There are many situations in which communicating can be made easy or difficult. Its not communicating that seems the be the problem its usually the setting or the context that seems to bring miscommunication. When I was in the military, I was stationed in Guantanamo bay, Cuba as a prison guard. Thankfully I was only deployed there for about a year but during that time, successful communication either meant having a good day or a bad day at work. The prisoners sometimes didn’t care what was to be said, they weren’t having it. Noise was always a part of my conversation and because of it; my point almost never was made. When I would speak to a detainee, physical noise was always an issue since there were about a hundred more detainees behind him. Between security gates being opened and closed, prayer call and all the detainees in the rec yard it was always hard to hear. Some detainees also had physiological noise problems. Not all detainees were completely healthy in hearing or speaking. Hearing aids was not an uncommon among the detainees. One of the worst noises I had to deal with was psychological noise. The detainees were mostly Muslim so immediately without speaking to them there were challenges. I didn’t understand their culture and they hated mine. You never knew what preconceived ideas the detainees had roaming around their heads, but as my first class said, I had to keep my head on a swivel. The detainees weren’t out for any Americans best interest. If anything the detainees were always plotting to hurt the guard force. When it was time to restrain the detainees and move them from the rec yard to cell or vise versa, effective and passive aggressive communication was key. Letting the detainee know you had control over the situation without being inhumane was how every move was completed without injuries. It took a lot from the guards to get the job done considering all the emotionalism that went on between the...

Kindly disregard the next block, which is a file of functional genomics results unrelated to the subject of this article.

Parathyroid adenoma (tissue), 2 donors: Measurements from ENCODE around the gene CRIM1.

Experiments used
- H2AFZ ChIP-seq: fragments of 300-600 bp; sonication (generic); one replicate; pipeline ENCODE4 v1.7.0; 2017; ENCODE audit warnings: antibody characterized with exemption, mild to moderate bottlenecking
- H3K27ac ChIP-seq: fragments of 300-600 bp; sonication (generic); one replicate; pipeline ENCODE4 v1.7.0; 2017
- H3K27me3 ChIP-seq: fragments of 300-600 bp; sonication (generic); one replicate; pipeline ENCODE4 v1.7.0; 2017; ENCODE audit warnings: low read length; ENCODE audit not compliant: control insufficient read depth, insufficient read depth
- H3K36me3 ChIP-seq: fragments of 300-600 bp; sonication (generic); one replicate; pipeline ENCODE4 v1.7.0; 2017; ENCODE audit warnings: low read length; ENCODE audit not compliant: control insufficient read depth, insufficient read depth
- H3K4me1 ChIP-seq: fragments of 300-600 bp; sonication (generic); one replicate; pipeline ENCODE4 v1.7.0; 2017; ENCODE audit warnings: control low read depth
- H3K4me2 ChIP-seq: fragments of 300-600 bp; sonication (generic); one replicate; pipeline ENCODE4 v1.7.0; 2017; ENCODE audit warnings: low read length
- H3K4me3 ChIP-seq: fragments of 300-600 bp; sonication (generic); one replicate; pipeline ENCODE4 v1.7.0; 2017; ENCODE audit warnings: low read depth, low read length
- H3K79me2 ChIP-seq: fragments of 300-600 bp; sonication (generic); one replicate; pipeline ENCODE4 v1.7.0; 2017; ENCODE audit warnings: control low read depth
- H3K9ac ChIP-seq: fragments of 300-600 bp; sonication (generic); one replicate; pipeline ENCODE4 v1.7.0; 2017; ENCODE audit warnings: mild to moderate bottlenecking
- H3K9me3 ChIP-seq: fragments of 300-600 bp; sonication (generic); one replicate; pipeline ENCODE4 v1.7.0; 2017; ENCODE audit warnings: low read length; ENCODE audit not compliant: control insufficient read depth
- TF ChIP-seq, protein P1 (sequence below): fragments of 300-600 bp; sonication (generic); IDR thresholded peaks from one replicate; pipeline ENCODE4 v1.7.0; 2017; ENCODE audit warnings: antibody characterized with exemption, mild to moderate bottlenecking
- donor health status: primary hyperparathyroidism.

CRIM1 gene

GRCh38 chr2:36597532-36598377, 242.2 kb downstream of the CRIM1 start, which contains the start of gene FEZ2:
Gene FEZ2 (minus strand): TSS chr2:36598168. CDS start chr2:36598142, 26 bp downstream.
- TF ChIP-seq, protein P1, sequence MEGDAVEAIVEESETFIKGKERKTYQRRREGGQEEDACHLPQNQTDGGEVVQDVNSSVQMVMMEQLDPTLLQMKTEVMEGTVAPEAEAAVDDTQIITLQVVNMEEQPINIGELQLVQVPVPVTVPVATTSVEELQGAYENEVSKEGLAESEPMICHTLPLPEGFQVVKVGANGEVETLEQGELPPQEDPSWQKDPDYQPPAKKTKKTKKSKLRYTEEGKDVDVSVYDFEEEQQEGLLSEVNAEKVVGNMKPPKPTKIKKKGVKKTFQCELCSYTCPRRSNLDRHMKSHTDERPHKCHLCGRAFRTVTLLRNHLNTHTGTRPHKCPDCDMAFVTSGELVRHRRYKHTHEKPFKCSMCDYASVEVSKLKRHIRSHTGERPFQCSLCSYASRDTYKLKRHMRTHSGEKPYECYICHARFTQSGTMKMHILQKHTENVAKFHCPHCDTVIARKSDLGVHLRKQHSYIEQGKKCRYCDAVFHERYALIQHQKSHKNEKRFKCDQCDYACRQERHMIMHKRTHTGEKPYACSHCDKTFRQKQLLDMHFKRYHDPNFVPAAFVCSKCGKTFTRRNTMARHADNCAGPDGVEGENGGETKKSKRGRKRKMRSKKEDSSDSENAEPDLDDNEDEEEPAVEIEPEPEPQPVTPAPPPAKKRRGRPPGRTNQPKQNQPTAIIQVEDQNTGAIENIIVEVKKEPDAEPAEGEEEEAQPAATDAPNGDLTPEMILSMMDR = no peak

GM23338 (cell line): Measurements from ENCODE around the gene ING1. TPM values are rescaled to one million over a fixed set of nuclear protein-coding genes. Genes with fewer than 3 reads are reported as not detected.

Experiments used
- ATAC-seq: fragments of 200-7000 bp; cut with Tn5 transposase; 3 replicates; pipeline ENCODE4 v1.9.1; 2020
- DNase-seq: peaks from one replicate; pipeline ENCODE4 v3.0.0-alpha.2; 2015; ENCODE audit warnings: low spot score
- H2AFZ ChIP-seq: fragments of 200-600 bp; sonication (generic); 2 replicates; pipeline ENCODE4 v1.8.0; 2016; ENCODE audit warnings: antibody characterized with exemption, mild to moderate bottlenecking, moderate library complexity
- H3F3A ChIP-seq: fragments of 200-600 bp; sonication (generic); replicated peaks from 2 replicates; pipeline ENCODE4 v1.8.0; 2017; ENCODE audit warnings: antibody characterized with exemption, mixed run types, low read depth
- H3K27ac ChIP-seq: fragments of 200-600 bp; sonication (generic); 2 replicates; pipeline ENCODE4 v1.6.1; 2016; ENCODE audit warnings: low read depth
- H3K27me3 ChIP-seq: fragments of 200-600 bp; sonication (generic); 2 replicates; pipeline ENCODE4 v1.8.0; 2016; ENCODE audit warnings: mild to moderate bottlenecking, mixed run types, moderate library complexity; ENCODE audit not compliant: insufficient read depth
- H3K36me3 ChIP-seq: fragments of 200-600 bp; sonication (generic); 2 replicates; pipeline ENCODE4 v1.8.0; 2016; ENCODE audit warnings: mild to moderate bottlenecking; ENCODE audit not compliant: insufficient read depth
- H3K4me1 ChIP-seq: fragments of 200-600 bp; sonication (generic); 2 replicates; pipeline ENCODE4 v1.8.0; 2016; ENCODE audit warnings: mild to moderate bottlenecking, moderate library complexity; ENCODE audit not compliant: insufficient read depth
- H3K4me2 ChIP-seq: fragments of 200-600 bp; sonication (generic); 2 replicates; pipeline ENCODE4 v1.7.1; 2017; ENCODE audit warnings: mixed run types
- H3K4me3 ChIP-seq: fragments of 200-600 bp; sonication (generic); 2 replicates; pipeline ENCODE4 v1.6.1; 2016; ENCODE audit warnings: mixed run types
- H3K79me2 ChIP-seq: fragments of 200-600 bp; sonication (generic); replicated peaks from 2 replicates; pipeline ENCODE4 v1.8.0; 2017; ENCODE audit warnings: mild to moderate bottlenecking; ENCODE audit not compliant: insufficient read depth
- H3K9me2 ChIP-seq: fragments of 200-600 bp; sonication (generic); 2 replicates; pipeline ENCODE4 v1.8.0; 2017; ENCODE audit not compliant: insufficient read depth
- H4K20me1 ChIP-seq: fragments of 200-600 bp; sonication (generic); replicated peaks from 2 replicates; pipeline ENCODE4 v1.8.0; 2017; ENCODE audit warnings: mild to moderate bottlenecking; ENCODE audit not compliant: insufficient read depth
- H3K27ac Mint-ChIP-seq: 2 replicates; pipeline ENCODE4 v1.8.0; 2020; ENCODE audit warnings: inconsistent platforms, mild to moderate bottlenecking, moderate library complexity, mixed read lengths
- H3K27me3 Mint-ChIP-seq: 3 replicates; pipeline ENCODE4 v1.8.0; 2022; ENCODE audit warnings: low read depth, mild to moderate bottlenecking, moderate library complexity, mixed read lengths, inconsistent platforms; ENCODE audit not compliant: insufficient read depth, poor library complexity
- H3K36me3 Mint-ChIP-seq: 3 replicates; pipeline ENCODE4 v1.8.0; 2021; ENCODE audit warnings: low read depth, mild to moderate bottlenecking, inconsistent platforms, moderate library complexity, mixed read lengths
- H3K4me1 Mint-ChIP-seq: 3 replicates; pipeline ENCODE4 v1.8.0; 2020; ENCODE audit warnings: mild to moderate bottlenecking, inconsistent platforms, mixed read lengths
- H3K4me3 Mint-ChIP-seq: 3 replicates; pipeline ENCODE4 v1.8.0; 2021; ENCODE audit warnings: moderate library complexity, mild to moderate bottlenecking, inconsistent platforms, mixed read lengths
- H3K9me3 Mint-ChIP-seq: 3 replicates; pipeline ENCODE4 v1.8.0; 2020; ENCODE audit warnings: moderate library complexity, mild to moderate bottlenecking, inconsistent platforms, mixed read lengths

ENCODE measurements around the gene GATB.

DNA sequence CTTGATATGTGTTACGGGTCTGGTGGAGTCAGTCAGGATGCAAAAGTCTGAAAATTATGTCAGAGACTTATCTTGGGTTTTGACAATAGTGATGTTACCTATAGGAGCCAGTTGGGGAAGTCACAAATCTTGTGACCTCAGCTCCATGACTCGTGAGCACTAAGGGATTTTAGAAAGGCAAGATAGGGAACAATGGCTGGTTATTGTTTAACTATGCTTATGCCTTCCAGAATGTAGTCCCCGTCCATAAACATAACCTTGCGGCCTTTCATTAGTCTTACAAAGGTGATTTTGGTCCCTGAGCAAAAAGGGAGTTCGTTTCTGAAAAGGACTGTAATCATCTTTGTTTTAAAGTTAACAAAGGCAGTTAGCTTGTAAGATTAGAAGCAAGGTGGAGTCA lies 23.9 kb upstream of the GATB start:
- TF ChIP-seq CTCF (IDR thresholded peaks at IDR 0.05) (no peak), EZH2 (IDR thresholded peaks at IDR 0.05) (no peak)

Please join StudyMode to read the full document